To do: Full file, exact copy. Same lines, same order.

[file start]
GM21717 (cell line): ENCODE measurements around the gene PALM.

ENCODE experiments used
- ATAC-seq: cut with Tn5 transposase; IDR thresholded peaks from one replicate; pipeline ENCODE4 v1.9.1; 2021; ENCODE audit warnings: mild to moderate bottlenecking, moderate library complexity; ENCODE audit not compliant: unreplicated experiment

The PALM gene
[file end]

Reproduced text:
GM21717 (cell line): ENCODE measurements around the gene PALM.

ENCODE experiments used
- ATAC-seq: cut with Tn5 transposase; IDR thresholded peaks from one replicate; pipeline ENCODE4 v1.9.1; 2021; ENCODE audit warnings: mild to moderate bottlenecking, moderate library complexity; ENCODE audit not compliant: unreplicated experiment

The PALM gene